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Engine – Main cap issues 

I have been talking to more and more people recently about main caps, main straps and steel main caps and 4-bolt steel main caps. Most are somewhat surprised that I do not advocate using anything other than the standard caps. And that steel caps should really only be used where the standard one has broken or been lost (not a problem I have encountered!) - in other words as a rescue fitment rather than a planned replacement. Various reasons for this, but mostly because, contrary to popular opinion, main caps do not break – they are broken. Broken by errant drivers who continually carry out savage down-shifts – use the brakes to slow the car they are FAR more efficient at it. Or who continually over-rev the motor through missed gears. And broken through badly balanced rotating assemblies. Not a problem at road speeds, but in race engines they can be very destructive. 
To be properly effective, a centre main strap needs to be ground flush as does the main cap face once machined off with great accuracy. For those that have cared to look at a main cap/strap when disassembled after some period of running – you will see where the main cap has rubbed an elongated, shaded in figure of 8 between the main cap bolts. Obviously the strap is not holding the main cap down any tighter/straighter. And really the main bearing housing should be line-honed after the strap is fitted as it slightly distorts the cap in a different way than when using no strap. Not the cheap fix/protection many believe. And just because some say 'I've always fitted main straps just as they are and not had any problems'. The question then is – have you tried running without them? 
And steel main caps – whether 2 or 4 bolt types, need to be of a decently quality steel. I have had extensive discussions with friends and colleagues engaged in the performance automotive world as engineers and engine designers. They all have the same thing to say about the 4-bolt main cap. Without spending a fortune on proof testing the installation, so from a purely engineering point of view and considering the block to which it is being fitted, it is likely to weaken the block rather than increase the strength/support of the centre main. Yes, I know some of the A-series renowned specialists almost insist on their fitment – that does not make it correct. I suspect they are fitting them more to try and fend off the results of idiot drivers doing what I described earlier. Those that have taken the time to look will also notice that the bolt heads settle in a lot more in to a steel cap with no washer than they do in to the standard cast caps. This is because the standard material is much tougher/harder. A sobering thought eh?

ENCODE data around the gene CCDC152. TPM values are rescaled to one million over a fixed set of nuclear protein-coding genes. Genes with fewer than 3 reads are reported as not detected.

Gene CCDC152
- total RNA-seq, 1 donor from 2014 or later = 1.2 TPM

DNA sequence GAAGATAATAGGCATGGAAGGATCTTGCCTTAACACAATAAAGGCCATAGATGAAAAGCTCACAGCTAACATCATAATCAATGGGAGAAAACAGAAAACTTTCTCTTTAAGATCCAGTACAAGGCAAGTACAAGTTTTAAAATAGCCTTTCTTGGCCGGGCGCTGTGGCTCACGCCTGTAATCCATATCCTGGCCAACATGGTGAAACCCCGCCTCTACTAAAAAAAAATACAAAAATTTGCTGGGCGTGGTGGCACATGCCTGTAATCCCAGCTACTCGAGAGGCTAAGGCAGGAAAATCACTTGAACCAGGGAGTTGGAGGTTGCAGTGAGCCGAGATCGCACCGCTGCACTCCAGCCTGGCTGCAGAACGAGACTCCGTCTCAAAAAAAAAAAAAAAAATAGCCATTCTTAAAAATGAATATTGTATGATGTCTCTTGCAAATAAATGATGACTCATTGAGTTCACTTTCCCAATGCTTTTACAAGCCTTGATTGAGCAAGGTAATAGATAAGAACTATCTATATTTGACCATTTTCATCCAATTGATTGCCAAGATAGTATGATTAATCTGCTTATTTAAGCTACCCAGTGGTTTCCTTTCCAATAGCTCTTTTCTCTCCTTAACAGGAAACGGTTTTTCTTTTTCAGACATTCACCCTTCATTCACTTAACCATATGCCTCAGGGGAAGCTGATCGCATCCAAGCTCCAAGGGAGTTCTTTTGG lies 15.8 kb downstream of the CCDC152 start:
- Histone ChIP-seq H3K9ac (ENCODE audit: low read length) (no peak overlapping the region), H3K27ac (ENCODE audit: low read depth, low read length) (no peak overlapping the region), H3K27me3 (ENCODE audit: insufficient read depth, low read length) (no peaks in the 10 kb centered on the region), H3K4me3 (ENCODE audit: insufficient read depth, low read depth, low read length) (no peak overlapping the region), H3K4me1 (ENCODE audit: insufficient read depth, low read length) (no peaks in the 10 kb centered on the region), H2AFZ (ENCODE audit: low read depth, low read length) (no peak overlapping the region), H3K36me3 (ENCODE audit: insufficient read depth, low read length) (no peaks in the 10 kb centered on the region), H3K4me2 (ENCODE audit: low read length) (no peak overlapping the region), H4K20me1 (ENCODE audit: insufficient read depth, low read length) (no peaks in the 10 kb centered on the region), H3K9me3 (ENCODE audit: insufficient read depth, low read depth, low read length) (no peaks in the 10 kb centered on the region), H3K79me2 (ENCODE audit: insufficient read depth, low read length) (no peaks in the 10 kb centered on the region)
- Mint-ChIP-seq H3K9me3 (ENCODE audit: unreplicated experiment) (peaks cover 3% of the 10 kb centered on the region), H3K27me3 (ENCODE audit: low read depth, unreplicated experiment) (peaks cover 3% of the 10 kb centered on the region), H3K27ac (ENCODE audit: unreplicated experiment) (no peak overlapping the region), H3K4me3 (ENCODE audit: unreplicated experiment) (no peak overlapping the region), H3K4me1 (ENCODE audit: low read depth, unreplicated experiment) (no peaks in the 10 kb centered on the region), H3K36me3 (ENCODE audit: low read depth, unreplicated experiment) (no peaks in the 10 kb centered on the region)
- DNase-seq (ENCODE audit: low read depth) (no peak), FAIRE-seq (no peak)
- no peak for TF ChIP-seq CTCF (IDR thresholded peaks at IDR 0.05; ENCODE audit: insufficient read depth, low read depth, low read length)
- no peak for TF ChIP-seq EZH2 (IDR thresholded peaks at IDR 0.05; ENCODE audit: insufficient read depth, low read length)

Whatever you decide to go with, one thing I will say is a must – the use of proper, hardened steel washers under the main cap retaining bolt heads. I believe that most of the main cap movement in the performance A-series comes from the main cap bolt head settling in to the cap material in use. This allows the cap to move around, stress the cap material and cause the cap to shuffle and settle in to the block face, effectively releasing/easing the torque setting of the bolt - or stud if using them. The result will be a misshapen bearing housing causing oil pressure loss and ultimately cap failure. The centre main suffering most as it tries to contain the whipping mass of two piston and rod assemblies. ARP do some standard engineering type washers that I am using – part number 200-8530. It is likely you will need to grind a small flat on the edges of a pair of the washers – usually for the front main cap – to clear the crank web, check this with the crank and thrust washers in place. Where used in a Mini transverse (i.e. Mini) application you may well need to relieve the gearbox casing under the rear main cap bolt head positions, or grind the main cap bolt heads down to give clearance. 
 
Caption – pic 1 
 
This is a full race, 140bhp/106lb/ft torque Midget engine run to 7,800 to 8,200 rpm that has now completed two full and successful seasons without missing a beat or requiring anything other than a strip, check, clean and re-assemble using all the original parts including rings and bearings. Note the centre main is neither 4-bolt or strapped, and that ARP washers are used on all bolts. 
 
Caption – pic 2 
 
Here is a prime example of how the main cap bolt eats in to a steel main cap where no decent washers are used. Obviously if the bolt head is eating in to the main cap like this, it is releasing the pressure on the main cap – causing it to 'shuffle' on the block, and allow the crank to jump up and down in the bearing – causing bearing failure, oil pressure loss, oil feed loss to the big end bearings and the piston to possibly hit the gasket/head. All of which I have seen over the years. 
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